The Ronald Regan State Building in downtown Los Angeles and home to the 2nd District Court of Appeals. Photo by John Schreiber.
The Ronald Regan State Building in downtown Los Angeles and home to the 2nd District Court of Appeals. Photo by John Schreiber.

A state appeals court panel on Tuesday upheld a man’s first-degree murder conviction for a neighbor’s killing in Long Beach three years ago.

The three-justice panel from California’s 2nd District Court of Appeal rejected the defense’s contention that Mark Thurwachter’s conviction for the Feb. 1, 2012, killing of Marvin Williams should be reduced to second-degree murder.

In an eight-page ruling, the appellate court justices found that there was “substantial evidence upon which the jury could have reasonably rested its first-degree murder finding.”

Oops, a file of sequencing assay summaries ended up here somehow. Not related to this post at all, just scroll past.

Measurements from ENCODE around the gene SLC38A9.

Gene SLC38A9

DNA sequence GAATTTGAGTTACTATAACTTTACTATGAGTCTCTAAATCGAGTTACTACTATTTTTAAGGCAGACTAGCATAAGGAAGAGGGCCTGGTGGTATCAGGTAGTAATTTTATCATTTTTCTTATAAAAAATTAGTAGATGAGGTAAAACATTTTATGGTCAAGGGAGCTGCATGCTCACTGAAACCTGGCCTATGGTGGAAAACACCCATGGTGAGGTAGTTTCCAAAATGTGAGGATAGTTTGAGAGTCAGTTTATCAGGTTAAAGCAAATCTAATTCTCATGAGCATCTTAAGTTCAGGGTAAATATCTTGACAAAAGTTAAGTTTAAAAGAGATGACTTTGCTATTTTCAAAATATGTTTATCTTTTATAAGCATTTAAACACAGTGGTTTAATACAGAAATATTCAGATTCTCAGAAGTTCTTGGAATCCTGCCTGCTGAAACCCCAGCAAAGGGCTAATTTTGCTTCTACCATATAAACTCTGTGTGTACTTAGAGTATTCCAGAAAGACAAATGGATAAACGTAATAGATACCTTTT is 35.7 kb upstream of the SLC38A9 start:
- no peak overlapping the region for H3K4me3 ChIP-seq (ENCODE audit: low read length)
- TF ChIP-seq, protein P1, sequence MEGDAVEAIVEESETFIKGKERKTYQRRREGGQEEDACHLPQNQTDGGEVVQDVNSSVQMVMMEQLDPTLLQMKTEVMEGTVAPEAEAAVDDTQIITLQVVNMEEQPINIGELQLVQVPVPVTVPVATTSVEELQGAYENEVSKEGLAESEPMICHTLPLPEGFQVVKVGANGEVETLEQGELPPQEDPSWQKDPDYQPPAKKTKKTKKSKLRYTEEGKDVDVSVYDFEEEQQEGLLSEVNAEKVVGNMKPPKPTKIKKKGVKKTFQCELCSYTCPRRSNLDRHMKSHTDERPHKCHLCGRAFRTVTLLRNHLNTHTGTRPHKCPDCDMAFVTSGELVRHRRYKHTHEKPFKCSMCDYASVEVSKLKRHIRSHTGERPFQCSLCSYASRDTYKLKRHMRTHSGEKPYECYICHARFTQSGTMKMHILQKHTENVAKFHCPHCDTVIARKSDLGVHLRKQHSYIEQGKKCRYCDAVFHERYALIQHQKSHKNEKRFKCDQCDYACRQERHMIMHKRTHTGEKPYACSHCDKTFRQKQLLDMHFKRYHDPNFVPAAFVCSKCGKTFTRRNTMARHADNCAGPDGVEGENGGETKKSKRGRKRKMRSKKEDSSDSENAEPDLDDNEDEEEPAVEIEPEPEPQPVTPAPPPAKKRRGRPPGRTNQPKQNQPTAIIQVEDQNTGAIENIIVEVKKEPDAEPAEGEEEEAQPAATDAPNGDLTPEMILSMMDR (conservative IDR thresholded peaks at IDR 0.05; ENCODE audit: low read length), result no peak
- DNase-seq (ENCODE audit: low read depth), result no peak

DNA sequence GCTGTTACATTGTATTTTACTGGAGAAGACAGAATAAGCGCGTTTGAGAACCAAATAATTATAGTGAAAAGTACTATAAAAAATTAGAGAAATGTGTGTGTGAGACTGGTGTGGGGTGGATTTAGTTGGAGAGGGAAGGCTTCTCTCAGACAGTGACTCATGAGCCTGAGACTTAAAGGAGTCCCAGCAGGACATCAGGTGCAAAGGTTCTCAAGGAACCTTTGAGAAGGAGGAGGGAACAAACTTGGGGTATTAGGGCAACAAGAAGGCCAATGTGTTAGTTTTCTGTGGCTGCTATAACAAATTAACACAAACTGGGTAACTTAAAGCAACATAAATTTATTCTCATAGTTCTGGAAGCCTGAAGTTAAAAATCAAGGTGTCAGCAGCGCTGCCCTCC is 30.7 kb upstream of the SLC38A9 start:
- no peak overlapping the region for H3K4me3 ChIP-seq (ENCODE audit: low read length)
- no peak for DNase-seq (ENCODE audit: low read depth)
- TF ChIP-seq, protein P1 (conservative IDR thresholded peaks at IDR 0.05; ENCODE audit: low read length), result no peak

“As for planning and deliberation, defendant’s numerous threats to kill Mr. Williams were circumstantial evidence of a preconceived plan to kill Mr. Williams when the time was right,” the panel noted.

The two were neighbors at Arbor Mobile Village, and other neighbors informed police that Thurwachter had a long-standing dispute with the 60-year- old victim, who was shot once in the chest outside his residence.

Thurwachter never returned to his home, and an arrest warrant was issued five days later. He was taken into custody in March 2012 in Cleveland during a fare evasion investigation conducted by the Greater Cleveland Regional Transit Authority and was returned to Los Angeles County for trial.

In February 2014, he was convicted and sentenced to 50 years and eight months to life in state prison.

City News Service

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